Replacing Old Door Skins
from Custom Planes, September 1999
Once upon a time there was an old Stinson Voyager undergoing a very nice restoration, and so its decrepit old
cockpit doors needed an overhaul. This is the story of one way to do it.
Because the door frames (6061) showed signs of old repairs, and because the skins needed replacement, the
simplest approach was to separate the skins from the frames. First, I needed to find all the spot welds,
(highlighting them by sanding helped), and then, I needed to break the welds carefully. Because the
frames were a thicker section (.032 inch) than the skins (.025 inch), they came apart quickly, leaving
most of the weld nuggets standing proud on the frames.
I then removed the old patches from the frames and cleaned and tack-welded the numerous cracks.
Next, I jigged up the now-flabby frames to match the fuselage with a simple set of wood blocks, finished the
welding and dressed off the welds. The cleaned-up frames then fit into the opening and also matched the
outer fuselage contour.
Realigning the old skins to the jigged frames and then checking the surface with a straightedge confirmed the
compound nature of the skin surfaces. Closer analysis revealed exactly where the crown centered, the
height of it and the rate of rise. Thinking over the choices of handwork, air hammer or wheel, I decided
on the wheel because of the skin thickness. A few passes with light pressure had it close, and another
few centered up the crown quite nicely.
Fastening them back together had already been thought through while doing the prior drudge work: Because
there is thick foam weather strip all around the inside door edge, I would double-dimple and flush-set
the AN426 A3-4 AD rivets on a 1:1 replacement for the spot-welds. Using the lattice-spacer and the handy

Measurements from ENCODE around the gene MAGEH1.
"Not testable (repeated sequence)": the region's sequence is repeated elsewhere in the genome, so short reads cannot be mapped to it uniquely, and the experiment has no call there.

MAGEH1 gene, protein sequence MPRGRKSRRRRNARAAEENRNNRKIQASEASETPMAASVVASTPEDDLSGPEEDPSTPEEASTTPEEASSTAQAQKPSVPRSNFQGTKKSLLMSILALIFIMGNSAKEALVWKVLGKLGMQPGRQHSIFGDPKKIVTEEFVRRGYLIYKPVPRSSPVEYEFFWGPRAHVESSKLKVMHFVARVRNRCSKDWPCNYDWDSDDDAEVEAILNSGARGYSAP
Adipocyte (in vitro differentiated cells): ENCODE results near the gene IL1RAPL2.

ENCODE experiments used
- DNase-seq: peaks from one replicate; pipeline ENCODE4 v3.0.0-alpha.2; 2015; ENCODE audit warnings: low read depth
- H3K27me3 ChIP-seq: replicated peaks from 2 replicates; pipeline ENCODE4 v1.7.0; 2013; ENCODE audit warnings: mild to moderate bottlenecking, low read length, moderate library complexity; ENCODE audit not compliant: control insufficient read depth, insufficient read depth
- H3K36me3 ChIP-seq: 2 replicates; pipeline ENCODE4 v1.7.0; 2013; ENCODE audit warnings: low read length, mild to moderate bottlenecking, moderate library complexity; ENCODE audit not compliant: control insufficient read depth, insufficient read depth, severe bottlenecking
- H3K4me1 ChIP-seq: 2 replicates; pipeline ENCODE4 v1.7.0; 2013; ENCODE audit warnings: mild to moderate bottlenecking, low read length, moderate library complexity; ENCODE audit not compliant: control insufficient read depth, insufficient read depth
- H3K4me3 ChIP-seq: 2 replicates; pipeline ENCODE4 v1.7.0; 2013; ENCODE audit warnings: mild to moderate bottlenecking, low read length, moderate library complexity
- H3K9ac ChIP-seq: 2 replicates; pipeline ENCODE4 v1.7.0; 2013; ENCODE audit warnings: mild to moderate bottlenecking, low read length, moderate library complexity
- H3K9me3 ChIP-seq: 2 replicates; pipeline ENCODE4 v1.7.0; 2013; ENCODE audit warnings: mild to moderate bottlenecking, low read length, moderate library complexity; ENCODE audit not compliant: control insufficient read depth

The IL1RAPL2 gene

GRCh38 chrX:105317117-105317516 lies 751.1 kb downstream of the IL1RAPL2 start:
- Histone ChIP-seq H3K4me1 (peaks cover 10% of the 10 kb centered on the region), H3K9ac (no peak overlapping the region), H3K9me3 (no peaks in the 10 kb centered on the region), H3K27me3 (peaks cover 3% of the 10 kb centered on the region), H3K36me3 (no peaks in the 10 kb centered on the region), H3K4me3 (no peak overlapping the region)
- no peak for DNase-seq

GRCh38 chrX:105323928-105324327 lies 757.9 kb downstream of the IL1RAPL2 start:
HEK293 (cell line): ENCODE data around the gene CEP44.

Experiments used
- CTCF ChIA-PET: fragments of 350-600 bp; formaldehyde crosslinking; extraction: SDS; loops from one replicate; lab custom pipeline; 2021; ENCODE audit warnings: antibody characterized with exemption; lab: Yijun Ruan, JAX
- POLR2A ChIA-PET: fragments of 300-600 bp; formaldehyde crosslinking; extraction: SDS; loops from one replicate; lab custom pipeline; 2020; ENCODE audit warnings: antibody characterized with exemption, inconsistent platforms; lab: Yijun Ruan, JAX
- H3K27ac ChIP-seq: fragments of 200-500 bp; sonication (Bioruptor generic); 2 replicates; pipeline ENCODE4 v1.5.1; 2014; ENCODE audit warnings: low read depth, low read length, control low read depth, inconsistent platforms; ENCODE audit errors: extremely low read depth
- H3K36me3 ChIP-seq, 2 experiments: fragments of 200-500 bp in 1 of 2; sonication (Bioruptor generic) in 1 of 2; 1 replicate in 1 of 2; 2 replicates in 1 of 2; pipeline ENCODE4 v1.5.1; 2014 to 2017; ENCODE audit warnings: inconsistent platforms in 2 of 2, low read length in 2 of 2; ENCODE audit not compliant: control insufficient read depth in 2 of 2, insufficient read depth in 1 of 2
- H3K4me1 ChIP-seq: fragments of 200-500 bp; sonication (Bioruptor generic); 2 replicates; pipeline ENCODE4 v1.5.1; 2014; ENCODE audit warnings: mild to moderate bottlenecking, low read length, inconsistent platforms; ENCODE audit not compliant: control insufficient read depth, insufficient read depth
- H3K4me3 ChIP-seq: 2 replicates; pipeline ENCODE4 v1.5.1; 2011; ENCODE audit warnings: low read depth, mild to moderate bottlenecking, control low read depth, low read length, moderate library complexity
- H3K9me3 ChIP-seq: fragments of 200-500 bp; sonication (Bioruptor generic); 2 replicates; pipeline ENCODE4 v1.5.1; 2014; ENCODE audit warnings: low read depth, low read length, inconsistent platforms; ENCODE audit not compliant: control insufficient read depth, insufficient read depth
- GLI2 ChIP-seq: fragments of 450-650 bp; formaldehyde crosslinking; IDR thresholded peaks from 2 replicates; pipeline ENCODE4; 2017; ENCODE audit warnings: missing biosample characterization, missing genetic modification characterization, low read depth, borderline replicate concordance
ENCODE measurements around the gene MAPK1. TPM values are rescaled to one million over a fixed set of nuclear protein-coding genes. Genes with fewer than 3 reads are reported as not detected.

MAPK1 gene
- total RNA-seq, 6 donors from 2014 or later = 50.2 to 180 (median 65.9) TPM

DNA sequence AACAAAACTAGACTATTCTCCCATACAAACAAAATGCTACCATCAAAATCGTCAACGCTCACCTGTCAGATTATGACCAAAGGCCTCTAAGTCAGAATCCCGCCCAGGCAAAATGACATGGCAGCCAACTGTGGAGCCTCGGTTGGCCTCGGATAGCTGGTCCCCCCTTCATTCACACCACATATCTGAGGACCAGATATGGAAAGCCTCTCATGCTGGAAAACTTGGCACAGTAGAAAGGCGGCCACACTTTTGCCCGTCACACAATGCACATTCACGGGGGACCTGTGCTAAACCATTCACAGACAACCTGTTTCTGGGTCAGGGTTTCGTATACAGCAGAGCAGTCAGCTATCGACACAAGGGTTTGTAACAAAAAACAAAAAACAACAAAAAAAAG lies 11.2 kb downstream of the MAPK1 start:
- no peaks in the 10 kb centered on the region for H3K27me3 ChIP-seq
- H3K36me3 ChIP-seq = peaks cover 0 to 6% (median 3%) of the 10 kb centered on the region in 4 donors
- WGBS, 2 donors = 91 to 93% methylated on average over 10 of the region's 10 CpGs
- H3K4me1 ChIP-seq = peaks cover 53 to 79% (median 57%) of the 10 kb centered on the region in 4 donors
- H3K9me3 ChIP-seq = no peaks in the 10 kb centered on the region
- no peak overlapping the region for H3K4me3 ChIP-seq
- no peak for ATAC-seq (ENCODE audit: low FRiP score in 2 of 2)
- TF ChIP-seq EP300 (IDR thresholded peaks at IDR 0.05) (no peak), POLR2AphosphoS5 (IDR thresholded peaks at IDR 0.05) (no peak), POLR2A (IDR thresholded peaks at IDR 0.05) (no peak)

homemade universal dimpler made short work of the riveting task. I used a 4AX gun (very light) to dimple,
using a rivet for the male die, and to set the rivets, as well. (I advise practicing for a while on scrap
for this trick, because tool line-up is really important.)
When everything was completely fastened, I went over the completed doors with the finishing spoon and
small shot bag
to tune up the contours for paint. A touch with the sander helped with a few burrs, and according to the
owner, they now fit better than new.
A thorough inspection of both doors revealed damage to both the skins and the frames, with patches and
doublers hiding cracks and broken welds. However, the door shapes seemed sort of consistent with both
the door openings and the contour of the fuselage. The doublers were removed first, as they were
preventing the frames from curving properly.
Measurement of the metal thickness revealed .025" skins and .032" frames spot-welded together. The alloy is
6061 and the temper is T3, as seen from the markings still left. Sanding the skin lightly reveals
location, number, and diameter of spot welds. A nick with the rotary file (burr) insures that the chisel
will break the weld cleanly, leaving the nugget on the frame.